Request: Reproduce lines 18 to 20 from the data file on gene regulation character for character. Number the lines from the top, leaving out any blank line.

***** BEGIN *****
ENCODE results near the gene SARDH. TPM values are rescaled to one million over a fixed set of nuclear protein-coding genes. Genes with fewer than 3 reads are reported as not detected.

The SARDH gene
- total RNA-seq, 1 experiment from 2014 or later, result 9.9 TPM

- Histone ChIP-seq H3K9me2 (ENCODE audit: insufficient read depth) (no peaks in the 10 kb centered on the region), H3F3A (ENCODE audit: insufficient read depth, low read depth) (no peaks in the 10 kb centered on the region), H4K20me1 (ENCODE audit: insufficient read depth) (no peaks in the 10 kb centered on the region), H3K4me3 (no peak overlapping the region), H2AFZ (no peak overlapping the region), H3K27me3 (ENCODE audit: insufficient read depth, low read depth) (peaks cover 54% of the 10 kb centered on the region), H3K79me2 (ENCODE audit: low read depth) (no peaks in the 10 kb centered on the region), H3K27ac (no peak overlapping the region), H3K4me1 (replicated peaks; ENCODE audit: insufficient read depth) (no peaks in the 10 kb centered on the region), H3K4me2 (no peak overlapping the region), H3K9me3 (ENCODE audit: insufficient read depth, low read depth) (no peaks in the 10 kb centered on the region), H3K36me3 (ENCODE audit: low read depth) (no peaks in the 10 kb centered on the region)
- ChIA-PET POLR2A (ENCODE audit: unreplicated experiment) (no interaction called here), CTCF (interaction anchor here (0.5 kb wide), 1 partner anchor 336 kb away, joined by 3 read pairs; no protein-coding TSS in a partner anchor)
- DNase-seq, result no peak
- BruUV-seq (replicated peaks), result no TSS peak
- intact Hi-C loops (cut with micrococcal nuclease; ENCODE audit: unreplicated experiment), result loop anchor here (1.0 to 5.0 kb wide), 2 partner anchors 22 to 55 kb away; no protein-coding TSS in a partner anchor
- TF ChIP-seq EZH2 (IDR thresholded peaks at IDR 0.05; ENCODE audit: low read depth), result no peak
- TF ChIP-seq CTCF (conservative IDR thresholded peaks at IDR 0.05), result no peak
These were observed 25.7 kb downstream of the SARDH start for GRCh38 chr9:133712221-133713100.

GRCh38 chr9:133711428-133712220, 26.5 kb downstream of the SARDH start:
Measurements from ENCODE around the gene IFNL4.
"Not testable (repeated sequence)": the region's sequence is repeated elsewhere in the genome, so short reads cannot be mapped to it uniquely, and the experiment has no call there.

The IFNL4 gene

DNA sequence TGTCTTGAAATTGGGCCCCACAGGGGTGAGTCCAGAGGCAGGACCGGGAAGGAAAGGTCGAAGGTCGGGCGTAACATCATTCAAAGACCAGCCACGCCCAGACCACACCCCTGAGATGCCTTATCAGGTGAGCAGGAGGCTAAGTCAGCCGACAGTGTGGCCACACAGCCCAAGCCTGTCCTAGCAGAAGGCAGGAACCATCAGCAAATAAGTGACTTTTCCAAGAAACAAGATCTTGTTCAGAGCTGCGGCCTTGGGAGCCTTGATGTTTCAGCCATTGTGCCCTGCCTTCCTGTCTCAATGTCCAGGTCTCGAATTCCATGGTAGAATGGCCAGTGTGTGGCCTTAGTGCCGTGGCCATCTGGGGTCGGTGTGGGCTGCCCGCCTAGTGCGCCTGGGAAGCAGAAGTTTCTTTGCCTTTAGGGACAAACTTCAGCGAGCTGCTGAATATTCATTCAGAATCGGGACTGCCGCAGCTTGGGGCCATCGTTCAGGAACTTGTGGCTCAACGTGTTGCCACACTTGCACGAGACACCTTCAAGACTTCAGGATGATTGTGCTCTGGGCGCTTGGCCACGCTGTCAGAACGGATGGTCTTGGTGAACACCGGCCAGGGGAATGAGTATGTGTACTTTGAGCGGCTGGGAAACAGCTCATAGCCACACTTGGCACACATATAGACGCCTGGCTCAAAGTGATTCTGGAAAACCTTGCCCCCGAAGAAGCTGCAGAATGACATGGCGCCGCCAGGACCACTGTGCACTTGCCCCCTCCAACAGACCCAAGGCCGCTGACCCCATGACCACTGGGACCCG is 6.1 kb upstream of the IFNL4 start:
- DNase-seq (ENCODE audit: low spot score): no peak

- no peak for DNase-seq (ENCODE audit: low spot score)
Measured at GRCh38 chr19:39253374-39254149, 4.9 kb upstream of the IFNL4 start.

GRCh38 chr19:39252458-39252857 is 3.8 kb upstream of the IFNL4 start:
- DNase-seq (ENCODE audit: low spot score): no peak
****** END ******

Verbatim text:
- no peak for DNase-seq (ENCODE audit: low spot score)
Measured at GRCh38 chr19:39253374-39254149, 4.9 kb upstream of the IFNL4 start.

GRCh38 chr19:39252458-39252857 is 3.8 kb upstream of the IFNL4 start: